About

This website began hosting a series of Briefing Papers from early in 2014. The papers are focussed on assessing the state of the country as the basis for public discussion and debate. A group of writers has been assembled to write short briefing papers based on extensive research programmes and presented in a form that can be easily understood by the public at large.

The Briefing papers are aimed at providing the public with an overview of critical issues facing New Zealand society in the 21st century. The goal is to promote informed discussion and debate, so crucial to economic and social development, with the central question being:

how is the public


interest being served?

The public interest is central to policy debates, politics, democracy and the nature of government. It is a key factor in assessing jobs and the cost of living, educational opportunities, housing options and the way in which the policy makers of today are protecting the interests of future generations.

In order to address these questions, the Briefing Papers are designed to examine the underlying assumptions on which policy options are based and what interests, public or private, are being served. As Herbert Gans once suggested, this means both understanding and assessing, who benefits?

 

The Papers

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The plight of the beneficiary

Alicia Sudden

To be a beneficiary in New Zealand is to be innately separate from the rest of the population. It comes with connotations about who you are as a person, your motivations, your worth. This is the result of decades of homogenising and dehumanising discourses. And these have very real impacts
 
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New Zealand’s tax system: Internal coherence is not enough

Deborah Russell

The New Zealand tax system is largely robust.  It taxes most forms of income and consumption at rates that are by and large perceived as fair. The overall tax take sits at about 30% of GDP, a rate that compares well with other OECD nations. Most people pay their taxes,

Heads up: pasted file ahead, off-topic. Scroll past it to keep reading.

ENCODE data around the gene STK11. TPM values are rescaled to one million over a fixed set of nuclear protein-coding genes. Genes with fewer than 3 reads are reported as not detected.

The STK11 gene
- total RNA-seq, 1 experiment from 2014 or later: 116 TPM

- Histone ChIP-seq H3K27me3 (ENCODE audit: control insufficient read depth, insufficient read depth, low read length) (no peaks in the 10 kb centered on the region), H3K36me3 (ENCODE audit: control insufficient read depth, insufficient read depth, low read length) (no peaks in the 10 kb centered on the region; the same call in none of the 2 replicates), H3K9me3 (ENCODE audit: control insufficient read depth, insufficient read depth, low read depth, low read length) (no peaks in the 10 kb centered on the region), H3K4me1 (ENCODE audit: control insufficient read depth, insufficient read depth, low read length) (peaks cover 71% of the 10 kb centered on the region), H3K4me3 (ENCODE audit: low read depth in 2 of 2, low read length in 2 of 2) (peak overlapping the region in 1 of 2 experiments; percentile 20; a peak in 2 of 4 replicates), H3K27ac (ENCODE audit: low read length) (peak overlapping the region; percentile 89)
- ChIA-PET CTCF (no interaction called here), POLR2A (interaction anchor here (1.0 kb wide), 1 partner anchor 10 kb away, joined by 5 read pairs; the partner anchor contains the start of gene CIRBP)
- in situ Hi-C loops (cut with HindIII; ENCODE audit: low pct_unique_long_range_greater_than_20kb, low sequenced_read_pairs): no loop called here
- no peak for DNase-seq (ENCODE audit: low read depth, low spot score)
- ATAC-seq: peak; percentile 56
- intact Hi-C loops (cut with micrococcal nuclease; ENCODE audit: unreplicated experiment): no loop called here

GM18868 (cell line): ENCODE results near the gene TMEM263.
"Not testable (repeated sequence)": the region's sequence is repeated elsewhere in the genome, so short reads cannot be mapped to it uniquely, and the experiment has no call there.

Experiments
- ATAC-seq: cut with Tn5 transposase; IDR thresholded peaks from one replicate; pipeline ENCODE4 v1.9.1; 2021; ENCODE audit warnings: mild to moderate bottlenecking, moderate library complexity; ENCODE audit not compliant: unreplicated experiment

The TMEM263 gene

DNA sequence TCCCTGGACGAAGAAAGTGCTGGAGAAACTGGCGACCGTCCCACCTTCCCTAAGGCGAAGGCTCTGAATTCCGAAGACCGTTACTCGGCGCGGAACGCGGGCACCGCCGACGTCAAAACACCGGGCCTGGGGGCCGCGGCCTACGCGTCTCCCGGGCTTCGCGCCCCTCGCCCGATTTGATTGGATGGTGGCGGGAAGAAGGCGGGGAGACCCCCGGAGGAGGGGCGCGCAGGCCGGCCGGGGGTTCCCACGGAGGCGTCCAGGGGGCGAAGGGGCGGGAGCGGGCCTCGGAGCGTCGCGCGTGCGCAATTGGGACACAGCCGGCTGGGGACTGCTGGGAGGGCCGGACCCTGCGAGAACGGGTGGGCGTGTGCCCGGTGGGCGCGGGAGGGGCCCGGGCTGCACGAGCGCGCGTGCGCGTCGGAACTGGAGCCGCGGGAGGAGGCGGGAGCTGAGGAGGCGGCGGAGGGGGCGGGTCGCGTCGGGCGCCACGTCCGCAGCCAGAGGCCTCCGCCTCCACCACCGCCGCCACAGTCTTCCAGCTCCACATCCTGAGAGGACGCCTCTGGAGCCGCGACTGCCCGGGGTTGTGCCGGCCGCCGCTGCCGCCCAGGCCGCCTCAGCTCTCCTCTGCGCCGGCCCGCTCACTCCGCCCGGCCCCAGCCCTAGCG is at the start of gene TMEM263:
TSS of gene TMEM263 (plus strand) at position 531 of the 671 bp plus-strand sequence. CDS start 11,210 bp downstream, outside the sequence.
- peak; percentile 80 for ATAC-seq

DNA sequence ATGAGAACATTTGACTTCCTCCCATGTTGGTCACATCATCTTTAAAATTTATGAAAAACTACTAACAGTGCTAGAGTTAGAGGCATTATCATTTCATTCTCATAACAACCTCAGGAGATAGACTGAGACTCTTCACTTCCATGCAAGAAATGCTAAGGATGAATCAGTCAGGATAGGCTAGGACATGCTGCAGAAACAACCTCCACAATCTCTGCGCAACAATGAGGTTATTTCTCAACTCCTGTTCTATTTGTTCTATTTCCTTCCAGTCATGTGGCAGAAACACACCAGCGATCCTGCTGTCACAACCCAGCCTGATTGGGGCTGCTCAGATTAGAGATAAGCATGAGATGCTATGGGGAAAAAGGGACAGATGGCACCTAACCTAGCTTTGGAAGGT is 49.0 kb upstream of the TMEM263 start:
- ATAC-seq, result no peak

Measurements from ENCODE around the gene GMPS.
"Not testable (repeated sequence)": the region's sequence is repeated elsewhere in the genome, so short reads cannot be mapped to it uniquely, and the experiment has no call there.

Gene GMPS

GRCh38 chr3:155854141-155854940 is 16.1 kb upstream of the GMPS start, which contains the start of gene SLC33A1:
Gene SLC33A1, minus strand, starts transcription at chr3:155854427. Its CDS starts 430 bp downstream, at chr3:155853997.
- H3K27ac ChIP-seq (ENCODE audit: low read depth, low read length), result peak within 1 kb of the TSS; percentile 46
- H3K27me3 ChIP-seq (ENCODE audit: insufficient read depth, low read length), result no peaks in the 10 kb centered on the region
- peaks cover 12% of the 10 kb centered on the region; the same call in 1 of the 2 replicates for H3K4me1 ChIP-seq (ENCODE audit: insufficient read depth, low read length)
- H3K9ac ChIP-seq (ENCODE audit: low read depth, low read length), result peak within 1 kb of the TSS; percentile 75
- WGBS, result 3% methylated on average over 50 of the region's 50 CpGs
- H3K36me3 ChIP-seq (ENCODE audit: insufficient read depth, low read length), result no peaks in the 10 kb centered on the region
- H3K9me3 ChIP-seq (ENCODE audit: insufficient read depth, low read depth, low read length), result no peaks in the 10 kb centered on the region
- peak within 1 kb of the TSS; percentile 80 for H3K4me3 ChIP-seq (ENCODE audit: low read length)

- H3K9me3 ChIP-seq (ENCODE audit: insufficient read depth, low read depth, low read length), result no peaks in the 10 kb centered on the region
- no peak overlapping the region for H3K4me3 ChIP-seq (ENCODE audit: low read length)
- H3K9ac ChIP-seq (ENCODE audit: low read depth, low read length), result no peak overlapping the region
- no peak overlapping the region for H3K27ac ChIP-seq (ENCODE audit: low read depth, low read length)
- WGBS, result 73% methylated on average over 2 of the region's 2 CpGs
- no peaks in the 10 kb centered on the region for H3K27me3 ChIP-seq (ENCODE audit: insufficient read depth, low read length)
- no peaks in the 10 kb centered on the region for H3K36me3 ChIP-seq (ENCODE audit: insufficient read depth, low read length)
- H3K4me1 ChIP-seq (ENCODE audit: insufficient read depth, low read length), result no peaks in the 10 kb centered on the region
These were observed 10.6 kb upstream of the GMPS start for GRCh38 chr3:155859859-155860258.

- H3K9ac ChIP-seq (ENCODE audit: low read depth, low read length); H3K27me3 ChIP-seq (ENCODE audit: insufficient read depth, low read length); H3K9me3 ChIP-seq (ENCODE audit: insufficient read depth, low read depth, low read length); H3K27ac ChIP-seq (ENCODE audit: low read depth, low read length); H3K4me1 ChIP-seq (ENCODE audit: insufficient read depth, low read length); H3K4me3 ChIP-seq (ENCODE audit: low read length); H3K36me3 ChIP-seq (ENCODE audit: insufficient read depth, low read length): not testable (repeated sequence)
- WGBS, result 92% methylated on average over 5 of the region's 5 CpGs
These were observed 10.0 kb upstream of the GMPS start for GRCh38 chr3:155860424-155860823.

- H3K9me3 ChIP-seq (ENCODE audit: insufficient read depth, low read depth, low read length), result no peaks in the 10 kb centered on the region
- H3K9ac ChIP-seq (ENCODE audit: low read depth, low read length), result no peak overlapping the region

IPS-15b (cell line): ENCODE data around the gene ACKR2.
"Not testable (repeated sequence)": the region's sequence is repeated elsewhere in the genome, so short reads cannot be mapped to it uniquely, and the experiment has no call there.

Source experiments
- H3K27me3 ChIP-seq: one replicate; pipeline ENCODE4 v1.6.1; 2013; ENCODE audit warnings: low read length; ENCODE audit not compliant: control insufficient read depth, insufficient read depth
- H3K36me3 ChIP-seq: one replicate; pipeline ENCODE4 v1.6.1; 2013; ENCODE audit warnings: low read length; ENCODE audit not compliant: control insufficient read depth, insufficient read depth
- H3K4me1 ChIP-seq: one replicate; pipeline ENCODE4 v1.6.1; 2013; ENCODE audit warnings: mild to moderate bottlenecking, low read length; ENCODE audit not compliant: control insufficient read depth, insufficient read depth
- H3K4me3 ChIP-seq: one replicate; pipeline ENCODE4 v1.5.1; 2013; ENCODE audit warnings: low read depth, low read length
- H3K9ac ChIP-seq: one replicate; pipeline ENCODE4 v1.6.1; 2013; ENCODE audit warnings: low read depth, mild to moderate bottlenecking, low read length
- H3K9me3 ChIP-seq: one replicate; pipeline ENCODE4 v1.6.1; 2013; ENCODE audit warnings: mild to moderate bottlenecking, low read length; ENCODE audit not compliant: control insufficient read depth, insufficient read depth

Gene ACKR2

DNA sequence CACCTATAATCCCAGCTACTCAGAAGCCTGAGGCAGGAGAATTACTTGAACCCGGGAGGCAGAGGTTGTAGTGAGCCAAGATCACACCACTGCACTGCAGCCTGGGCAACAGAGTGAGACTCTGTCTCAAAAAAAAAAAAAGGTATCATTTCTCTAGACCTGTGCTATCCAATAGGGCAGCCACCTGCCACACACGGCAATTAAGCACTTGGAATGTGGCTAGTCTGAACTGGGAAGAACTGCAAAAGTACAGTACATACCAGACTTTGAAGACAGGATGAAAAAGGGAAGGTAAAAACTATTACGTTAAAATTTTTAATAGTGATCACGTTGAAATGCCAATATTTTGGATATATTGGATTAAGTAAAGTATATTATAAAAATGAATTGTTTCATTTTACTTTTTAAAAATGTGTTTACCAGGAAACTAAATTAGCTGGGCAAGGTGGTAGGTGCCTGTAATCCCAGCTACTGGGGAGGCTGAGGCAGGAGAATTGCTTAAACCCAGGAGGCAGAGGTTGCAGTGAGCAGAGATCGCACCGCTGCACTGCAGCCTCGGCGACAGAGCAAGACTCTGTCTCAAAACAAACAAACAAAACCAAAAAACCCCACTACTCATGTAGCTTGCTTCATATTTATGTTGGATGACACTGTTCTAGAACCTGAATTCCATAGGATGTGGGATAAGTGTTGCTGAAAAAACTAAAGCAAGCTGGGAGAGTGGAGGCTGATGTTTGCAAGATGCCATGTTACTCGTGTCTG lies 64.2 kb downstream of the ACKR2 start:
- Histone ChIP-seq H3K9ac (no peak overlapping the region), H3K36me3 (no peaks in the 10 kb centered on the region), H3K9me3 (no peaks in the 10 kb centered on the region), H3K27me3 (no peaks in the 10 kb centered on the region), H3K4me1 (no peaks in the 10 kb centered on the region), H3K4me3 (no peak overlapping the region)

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Cost is not Price: The impact of Productivity and Design in Housing Affordability

John Tookey

Circa 2005-2006 the Auckland housing market was dubbed ‘unsustainable’ and a ‘dangerous bubble’. Six years post-Global Financial Crisis (GFC) we are in a very different place – in many ways a worse place. The government response to GFC was pressure on interest rates downwards, making expensive mortgages significantly cheaper, thus
 
Auckland Council logo on door

The South Auckland Experience under the Super City

Ben Ross

With the Super City approaching its sixth year and Aucklanders about to go through their third elections for the unitary Auckland Council, how is South Auckland faring? The new Auckland Council earmarked two areas for regeneration: the central city; and Manukau, in a project called the Southern Initiative (TSI). The
 
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Too big, too often? Mergers and competition in New Zealand

Donal Curtin

The proposed merger between NZME (formerly Wilson & Horton) and Fairfax’s New Zealand media operations has brought us squarely into the middle of a growing international issue: are industries getting too concentrated, with too few competitors? Are consumers being offered too little choice?  Have competition authorities been too lax in
 
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Over-investing in housing

Brian Easton

While housing obviously fills a need – people need somewhere to live – it also has an investment aspect. How this investment is treated by the tax system influences the housing market, and the investment available for other purposes, such as business ventures.   There is an implicit tax-subsidy to
 
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Social versus state housing

Alan Johnson

‘It’s why we talk about “social housing” rather than “state housing”, because you no longer have to live in a state house to get a high level of government housing support. It’s an important change.’ – John Key, State of the nation speech to Auckland Rotary Club, January 2015.  
 
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Social housing?

Philippa Howden-Chapman

There has been a steady fall in the number of state houses since the change of government at the end of 2008, both in absolute numbers and in relation to our rapidly growing population. Like state schools, the state housing stock is a critical part of our social infrastructure. State
 
 

Contact

If you, as members of the public, have issues that you would like to see addressed then contact us.
To receive updates via email when we post new briefing papers you can sign up here.

 

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